Social media is a universal reality in the modern world. Everyone is exposed to it in one way or another. Businesses are trying to use social media to their benefit, some more successfully than others. Law firms have to be more careful when using this tool. They have to be aware of privacy issues. Likewise, for their clients, Facebook and Twitter posts can now be used as evidence in court.

The advice generally agreed on one thing: limit what you share on Facebook. Law firms can benefit from sharing universally useful legal tips, but sharing victories in court can breech confidentiality agreements previously made with clients. Billy Apostolou responds to how social media is finding its way into the legal world,

This is an excellent way to advertise seminars, legal alerts and changing law. In Maryland, October 1st brought about over 50 new laws. Social media helped get the “blurbs” out to our followers so they could be educated on the changes.”

Apostolou shares some constructive ways of law firms using social media. Post changes to the law with your audience to keep them educated and your firm’s reliability will increase. Chad Burton points out,

People use social media often in an unfiltered manner. This provides endless evidence for litigation, whether it is a business dispute, employment matter, divorce proceeding or some form of an injury case. For example, with Facebook’s ability to have others tag you in photos that are exposed to other “friends,” a supposedly injured employee may show up on coworkers’ feeds on Facebook depicting a flag football game when they are supposed to be immobile. Further, the technology is developing quickly to help obtain this data for litigation. Platforms such as can help extract social media data for litigation.”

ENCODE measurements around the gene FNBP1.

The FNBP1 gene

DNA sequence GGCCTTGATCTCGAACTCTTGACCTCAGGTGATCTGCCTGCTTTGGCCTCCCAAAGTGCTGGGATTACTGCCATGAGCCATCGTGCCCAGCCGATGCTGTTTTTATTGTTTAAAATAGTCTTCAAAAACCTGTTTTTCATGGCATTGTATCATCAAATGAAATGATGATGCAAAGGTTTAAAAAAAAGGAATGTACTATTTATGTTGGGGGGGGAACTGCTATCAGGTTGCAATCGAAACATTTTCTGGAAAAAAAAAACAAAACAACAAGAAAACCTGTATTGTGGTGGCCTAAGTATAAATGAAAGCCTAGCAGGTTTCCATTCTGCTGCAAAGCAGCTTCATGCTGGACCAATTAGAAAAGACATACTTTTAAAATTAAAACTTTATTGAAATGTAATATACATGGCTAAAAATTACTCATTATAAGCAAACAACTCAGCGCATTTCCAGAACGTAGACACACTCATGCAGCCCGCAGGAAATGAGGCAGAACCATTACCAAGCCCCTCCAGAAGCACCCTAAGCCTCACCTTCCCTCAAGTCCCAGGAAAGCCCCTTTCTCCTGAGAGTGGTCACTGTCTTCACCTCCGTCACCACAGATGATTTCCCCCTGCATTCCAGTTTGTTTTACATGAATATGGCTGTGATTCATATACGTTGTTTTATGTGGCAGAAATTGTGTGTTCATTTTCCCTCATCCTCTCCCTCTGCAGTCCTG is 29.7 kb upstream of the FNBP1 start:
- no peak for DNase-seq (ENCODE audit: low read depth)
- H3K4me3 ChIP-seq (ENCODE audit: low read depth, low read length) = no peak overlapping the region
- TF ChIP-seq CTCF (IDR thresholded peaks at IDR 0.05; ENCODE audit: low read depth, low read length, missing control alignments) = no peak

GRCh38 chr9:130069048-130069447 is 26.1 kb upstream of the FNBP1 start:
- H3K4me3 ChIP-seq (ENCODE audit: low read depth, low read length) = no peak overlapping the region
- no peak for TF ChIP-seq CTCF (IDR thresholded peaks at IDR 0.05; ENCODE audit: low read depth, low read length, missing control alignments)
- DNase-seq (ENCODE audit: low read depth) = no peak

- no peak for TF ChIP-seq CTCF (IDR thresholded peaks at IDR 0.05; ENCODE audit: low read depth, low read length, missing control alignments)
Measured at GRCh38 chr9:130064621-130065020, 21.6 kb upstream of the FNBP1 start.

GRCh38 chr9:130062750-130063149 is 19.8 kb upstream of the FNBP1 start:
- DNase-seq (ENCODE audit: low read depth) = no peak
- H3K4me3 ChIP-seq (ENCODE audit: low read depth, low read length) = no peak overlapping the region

Chad Burton makes it clear that Facebook can be a great tool for attorneys to gather evidence. What is shared on the internet becomes public knowledge quickly.

Shane Fischer adds how a law firm can market themselves on Facebook and Twitter without breaching any of the countless confidentiality agreements they regularly make:

They can do this provided they talk in general terms, without mentioning names or specific cases. Additionally, if there’s a confidentiality agreement in place the firm might not be able to mention it at all.”

Fischer sums it up nicely, law firms need to keep things general on the online marketing world to uphold the integrity of their firm and clients.

In the end, using social media can be a very valuable tool for law firms. It can bring clients through their doors, and help them gather evidence in their cases. But law firms need to be weary of sharing too many details on social media channels to respect their client’s privacy. Likewise, those involved in legal cases need to be certain that their social media footprint will not reveal evidence to hurt them in court.